The Knicks are one of the worst defensive teams in the league in terms of defensive efficiency and on offense, the team has seriously struggled to translate the holy triangle system into on-court results. Anthony’s injuries haven’t helped, but the results have generally been depressing with or without him.
There is no simple solution for the Knicks – they simply don’t have the personnel to actualize Phil Jackson’s system. So they need to change both the personnel and the system. The Knicks need Jose Calderon (ball movement), Tim Hardaway Jr (shooting), and Travis Wear (defence). Derek Fisher can implement the triangle next year: for now, they need to go back to the Mike Woodson style offense surrounding Anthony as the power forward and three-point shooters around him.
Detroit Pistons (5-23)
How bad must you be if one of the worst teams in the league is paying you to stay away from them? The Pistons waived Josh Smith in an admittance of a failed experiment and now get a chance to start afresh with better floor spacing. Between the twin towers of Andre Drummond and Greg Monroe, the Pistons definitely have some talent to work on: but so far, the Stan Van Gundy experience has been a failure.
Detroit’s primary problems is putting points up on the board – they rank bottom three in offensive efficiency – and unsurprisingly, a team that has given major minutes to Drummond, Smith, and Jennings, they rank near the bottom at the true shooting percentage, too.
Van Gundy showed that he can build a winner around a defensive big man if he has capable shooters surrounding him, like he did with Dwight Howard in Orlando. With Smith gone, the three-point shooters around Drummond will have to step up and be counted, led by the likes of Kentavious Caldwell-Pope, Kyle Singler, Caron Butler, and Jodie Meeks. They won’t find overnight success, but they should be able to improving their scoring efficiency if the offensive relationship between the post and the perimeter improves.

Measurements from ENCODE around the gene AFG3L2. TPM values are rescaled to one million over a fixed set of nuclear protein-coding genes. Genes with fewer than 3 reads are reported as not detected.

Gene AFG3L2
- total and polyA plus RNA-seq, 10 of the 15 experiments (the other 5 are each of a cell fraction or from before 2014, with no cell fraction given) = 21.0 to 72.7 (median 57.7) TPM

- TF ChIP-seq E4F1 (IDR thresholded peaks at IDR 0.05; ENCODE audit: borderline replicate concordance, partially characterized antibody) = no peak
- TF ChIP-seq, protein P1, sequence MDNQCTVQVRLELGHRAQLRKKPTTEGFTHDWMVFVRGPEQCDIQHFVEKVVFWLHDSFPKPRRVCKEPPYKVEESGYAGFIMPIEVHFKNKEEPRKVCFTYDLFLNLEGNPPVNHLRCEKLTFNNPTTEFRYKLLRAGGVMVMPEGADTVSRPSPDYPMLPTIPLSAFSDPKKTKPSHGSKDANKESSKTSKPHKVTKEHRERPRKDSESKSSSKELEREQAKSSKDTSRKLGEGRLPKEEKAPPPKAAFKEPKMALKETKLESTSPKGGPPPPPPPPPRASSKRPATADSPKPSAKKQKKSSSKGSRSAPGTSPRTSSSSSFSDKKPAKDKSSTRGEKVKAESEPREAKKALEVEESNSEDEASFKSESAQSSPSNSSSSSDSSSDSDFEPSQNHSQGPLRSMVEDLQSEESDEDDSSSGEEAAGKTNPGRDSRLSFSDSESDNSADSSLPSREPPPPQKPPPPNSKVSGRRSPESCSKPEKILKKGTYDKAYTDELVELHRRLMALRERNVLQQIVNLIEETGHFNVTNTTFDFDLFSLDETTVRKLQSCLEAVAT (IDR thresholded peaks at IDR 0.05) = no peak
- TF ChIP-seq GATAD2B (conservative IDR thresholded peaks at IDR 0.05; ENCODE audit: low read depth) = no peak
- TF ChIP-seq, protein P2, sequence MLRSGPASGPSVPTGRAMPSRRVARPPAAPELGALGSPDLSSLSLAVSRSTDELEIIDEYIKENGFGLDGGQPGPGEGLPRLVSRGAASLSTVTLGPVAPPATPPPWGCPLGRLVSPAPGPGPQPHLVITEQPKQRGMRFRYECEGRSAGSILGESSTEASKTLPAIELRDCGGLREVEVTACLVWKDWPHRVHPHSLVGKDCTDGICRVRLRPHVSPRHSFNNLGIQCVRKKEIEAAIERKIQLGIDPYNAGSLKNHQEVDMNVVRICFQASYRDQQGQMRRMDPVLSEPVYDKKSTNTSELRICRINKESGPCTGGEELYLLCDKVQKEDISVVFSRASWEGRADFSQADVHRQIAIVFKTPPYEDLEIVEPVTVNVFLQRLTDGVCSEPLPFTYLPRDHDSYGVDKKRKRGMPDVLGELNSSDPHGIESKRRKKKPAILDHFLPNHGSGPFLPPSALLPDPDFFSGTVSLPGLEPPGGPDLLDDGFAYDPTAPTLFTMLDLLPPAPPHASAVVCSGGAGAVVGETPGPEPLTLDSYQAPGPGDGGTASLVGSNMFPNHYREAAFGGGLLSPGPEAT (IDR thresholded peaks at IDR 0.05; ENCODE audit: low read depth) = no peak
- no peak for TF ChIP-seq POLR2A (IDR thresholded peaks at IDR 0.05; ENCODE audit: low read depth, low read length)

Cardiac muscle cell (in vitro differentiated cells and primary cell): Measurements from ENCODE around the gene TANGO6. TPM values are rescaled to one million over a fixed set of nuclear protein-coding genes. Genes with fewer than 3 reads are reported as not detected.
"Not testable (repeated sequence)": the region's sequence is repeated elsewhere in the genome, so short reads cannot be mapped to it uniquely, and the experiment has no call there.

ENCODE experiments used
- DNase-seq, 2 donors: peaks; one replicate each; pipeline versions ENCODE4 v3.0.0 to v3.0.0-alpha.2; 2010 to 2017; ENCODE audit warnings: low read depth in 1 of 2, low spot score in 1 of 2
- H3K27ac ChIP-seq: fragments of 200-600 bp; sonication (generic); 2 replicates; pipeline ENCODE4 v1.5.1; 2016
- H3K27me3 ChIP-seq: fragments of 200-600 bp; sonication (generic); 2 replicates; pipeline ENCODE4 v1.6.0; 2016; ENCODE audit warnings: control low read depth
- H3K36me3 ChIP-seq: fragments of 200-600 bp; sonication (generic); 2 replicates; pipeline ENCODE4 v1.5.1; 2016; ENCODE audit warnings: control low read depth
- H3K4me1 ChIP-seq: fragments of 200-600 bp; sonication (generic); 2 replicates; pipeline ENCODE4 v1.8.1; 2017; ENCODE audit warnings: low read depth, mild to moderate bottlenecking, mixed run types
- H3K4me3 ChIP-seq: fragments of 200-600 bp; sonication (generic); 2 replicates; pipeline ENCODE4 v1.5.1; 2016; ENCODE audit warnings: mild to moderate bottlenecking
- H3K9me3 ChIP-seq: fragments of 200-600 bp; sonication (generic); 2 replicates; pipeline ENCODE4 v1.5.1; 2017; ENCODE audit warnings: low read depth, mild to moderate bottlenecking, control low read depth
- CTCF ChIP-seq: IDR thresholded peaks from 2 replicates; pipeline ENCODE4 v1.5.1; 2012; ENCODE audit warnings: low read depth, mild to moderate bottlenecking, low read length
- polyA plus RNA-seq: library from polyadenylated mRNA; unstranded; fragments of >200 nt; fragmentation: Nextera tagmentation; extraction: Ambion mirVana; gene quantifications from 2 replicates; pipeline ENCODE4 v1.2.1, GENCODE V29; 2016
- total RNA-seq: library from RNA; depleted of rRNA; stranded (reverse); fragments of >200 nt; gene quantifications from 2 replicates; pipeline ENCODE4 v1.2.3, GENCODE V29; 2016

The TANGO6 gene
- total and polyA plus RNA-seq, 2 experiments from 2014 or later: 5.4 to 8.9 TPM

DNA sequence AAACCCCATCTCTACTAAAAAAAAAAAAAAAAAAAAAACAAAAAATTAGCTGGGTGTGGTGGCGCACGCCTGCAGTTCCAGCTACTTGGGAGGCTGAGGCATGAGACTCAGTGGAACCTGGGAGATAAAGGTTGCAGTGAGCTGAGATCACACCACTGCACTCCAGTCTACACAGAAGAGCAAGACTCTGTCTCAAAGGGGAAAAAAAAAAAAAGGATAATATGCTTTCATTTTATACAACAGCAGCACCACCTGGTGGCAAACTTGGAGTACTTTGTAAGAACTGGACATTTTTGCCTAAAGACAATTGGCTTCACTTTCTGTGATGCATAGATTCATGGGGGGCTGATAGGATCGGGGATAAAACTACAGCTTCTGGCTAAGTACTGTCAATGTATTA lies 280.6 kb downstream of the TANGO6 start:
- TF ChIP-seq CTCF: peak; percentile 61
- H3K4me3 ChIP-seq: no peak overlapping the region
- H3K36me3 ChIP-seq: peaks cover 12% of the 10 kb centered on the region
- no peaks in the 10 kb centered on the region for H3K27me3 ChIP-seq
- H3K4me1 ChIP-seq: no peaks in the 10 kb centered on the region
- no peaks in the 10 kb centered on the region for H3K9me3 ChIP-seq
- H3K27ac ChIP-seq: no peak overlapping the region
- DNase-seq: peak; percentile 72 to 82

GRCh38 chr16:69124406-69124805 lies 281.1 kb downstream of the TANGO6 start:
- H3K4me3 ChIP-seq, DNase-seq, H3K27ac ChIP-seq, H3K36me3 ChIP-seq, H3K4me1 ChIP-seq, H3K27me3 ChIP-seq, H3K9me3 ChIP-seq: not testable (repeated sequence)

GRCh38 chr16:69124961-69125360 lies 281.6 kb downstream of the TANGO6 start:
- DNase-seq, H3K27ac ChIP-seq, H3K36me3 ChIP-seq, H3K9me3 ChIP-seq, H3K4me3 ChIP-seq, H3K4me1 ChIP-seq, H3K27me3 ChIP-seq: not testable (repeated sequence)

Minnesota Timberwolves (5-22)
When the Timberwolves replaced Kevin Love with Andrew Wiggins, Thaddeus Young, and Anthony Bennett, there was actually some optimism for the youth movement in the team, optimism for a bright future in the hands of the youngsters. Instead, injuries and the gruelling competition in the West have completely crippled all such plans. With three starters (Ricky Rubio, Nikola Pekovic, and Kevin Martin) all missing major minutes, the youth movement hasn’t been just another option: they’ve been the only option.
The Timberwolves have struggled across the board, ranking in the bottom five on offense, defence, and true shooting percentages. But this is what’s expected to happen with a team where talented but inexperienced youngsters like Wiggins, Gorgui Dieng, Zach LaVine, Shabazz Muhammad, and Bennett are playing major minutes.
A solution? Wait. Wait for Rubio, Pekovic, and Martin – three of the team’s best players – to return. Meanwhile, Wiggins Muhammad, and co. will continue to make most of their added responsibilities and develop into better professionals. With a full health squad, this team will improve naturally. With a team that is struggling so desperately on so many different fronts, there is really no other solution.